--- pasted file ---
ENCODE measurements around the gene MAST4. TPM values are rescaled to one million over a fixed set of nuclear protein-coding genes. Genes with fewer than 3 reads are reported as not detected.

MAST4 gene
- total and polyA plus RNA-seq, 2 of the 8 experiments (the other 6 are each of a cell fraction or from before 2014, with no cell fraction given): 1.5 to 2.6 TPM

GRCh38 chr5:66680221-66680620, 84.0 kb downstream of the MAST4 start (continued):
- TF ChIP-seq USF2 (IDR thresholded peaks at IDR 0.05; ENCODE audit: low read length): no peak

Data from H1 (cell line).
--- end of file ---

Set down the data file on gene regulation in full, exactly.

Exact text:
ENCODE measurements around the gene MAST4. TPM values are rescaled to one million over a fixed set of nuclear protein-coding genes. Genes with fewer than 3 reads are reported as not detected.

MAST4 gene
- total and polyA plus RNA-seq, 2 of the 8 experiments (the other 6 are each of a cell fraction or from before 2014, with no cell fraction given): 1.5 to 2.6 TPM

GRCh38 chr5:66680221-66680620, 84.0 kb downstream of the MAST4 start (continued):
- TF ChIP-seq USF2 (IDR thresholded peaks at IDR 0.05; ENCODE audit: low read length): no peak

Data from H1 (cell line).